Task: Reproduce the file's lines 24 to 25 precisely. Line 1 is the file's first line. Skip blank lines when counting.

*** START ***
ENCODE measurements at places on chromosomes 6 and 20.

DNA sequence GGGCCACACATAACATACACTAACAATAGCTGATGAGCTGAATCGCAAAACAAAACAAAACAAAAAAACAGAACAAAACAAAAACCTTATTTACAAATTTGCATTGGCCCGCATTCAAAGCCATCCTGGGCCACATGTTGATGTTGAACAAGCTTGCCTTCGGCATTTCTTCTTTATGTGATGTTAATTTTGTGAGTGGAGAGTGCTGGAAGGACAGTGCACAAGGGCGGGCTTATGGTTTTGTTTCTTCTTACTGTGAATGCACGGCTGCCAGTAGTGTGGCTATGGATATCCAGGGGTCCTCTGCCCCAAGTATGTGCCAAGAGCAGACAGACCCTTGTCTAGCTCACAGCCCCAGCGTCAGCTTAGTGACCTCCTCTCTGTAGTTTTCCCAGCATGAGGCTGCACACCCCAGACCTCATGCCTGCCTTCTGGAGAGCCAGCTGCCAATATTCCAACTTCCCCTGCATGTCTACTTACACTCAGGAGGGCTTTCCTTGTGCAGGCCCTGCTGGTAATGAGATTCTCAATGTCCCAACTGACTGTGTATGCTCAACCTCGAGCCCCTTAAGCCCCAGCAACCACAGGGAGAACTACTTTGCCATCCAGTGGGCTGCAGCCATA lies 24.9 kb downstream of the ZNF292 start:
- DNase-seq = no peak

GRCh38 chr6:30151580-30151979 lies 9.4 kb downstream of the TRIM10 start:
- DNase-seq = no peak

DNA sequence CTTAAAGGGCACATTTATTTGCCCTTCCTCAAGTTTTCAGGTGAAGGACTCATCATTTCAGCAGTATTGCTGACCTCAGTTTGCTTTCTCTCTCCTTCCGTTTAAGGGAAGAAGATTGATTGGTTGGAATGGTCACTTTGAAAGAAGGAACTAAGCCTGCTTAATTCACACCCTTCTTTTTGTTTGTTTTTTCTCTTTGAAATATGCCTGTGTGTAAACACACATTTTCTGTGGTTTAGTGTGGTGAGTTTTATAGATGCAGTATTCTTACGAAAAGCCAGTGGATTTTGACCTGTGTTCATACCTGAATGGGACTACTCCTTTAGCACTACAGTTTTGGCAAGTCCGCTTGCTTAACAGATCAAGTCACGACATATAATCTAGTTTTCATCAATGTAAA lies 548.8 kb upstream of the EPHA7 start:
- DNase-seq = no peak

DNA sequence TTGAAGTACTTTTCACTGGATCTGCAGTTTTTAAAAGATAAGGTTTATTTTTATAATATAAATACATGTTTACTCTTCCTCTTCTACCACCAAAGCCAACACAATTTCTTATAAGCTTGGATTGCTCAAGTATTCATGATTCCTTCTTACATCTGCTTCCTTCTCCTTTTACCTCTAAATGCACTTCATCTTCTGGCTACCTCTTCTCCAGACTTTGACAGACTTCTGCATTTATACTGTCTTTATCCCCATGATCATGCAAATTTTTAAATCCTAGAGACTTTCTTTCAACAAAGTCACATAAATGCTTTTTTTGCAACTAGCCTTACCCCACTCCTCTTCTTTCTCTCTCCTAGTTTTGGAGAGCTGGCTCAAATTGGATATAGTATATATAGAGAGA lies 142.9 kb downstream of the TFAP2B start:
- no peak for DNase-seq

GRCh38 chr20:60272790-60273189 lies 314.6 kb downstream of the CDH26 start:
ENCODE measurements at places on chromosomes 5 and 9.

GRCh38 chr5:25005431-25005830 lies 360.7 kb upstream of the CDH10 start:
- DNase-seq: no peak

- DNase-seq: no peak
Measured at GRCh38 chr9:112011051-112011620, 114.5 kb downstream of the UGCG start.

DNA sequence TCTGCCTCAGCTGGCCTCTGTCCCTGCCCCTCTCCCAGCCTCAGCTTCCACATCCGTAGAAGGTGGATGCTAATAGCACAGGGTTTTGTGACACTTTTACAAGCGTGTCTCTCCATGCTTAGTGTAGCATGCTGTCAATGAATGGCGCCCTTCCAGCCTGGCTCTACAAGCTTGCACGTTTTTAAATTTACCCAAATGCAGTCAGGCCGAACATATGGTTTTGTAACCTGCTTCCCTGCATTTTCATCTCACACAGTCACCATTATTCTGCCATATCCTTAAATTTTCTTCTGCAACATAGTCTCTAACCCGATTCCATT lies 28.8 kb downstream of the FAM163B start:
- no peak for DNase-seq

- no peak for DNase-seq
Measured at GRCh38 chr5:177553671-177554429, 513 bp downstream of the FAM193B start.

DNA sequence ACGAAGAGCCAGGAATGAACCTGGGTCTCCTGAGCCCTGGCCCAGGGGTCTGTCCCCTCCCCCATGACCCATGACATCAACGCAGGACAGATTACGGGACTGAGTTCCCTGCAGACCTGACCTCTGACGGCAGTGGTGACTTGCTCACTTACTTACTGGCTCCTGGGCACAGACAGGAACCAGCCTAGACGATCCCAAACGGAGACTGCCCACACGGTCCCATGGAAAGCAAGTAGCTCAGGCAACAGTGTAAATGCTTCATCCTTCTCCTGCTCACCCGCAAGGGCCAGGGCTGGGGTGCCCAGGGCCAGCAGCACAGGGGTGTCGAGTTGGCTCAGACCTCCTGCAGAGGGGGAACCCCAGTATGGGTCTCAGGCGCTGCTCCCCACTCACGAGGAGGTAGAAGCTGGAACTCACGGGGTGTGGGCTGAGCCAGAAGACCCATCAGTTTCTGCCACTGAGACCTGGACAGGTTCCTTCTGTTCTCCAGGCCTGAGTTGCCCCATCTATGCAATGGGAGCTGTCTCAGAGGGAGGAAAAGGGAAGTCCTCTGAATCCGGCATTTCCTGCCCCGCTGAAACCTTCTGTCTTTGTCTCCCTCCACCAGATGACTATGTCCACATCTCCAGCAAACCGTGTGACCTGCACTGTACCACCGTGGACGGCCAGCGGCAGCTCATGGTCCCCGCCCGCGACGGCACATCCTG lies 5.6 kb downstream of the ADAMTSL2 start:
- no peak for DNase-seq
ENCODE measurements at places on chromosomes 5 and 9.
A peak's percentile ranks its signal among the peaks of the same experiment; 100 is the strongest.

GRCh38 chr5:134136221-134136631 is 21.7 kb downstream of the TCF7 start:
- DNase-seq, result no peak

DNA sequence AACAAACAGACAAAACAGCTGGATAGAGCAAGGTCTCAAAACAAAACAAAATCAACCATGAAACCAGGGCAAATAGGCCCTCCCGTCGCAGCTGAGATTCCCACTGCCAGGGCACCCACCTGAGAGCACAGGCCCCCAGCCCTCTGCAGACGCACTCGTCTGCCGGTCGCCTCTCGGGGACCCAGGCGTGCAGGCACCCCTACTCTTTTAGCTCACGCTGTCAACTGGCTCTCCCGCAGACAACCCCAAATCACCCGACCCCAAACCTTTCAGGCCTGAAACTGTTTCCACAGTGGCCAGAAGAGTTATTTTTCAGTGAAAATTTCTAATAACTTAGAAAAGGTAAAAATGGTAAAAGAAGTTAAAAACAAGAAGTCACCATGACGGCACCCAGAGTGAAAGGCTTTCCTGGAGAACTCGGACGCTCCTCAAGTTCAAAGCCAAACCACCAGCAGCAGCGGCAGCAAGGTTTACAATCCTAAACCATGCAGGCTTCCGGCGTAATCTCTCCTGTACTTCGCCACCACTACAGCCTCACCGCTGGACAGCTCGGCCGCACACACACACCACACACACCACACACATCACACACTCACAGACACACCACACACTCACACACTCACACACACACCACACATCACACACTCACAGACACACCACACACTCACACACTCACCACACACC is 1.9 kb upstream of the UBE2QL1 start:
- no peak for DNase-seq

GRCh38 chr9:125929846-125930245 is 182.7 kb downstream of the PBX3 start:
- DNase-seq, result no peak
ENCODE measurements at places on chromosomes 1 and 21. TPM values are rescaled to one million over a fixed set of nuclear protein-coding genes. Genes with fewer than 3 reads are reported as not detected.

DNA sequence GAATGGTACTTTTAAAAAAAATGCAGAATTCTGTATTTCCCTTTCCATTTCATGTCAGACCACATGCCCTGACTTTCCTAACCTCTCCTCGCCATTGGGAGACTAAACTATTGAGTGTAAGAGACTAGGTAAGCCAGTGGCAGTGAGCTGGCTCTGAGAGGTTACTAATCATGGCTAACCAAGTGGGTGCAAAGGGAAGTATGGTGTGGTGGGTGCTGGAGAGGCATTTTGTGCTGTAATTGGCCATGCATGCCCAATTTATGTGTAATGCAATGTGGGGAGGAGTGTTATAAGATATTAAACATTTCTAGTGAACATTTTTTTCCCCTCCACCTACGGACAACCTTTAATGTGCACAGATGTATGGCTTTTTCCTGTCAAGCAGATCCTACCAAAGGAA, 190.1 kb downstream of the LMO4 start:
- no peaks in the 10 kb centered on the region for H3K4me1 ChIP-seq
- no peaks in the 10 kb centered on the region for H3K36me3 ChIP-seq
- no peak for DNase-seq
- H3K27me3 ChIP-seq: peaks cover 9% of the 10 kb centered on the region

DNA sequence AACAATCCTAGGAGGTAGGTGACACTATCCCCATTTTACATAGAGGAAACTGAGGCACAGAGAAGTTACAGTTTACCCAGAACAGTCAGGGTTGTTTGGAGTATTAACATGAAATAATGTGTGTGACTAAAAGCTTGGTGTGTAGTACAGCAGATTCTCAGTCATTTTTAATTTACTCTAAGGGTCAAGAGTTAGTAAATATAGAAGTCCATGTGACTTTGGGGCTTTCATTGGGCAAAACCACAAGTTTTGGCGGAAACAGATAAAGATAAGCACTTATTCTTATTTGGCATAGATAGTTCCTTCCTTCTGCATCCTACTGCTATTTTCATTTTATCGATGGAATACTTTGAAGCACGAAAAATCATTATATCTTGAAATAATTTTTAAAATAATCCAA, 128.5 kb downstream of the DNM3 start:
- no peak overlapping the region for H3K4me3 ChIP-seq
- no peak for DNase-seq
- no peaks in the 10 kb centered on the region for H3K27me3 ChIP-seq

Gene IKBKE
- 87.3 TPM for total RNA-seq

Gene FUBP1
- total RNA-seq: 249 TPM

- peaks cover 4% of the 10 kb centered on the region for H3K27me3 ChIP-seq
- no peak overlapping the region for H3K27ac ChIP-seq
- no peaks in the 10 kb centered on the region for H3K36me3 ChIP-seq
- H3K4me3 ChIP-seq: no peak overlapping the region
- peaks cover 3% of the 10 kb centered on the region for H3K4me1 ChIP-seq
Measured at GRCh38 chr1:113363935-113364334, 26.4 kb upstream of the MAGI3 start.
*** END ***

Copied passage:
GRCh38 chr5:134136221-134136631 is 21.7 kb downstream of the TCF7 start:
- DNase-seq, result no peak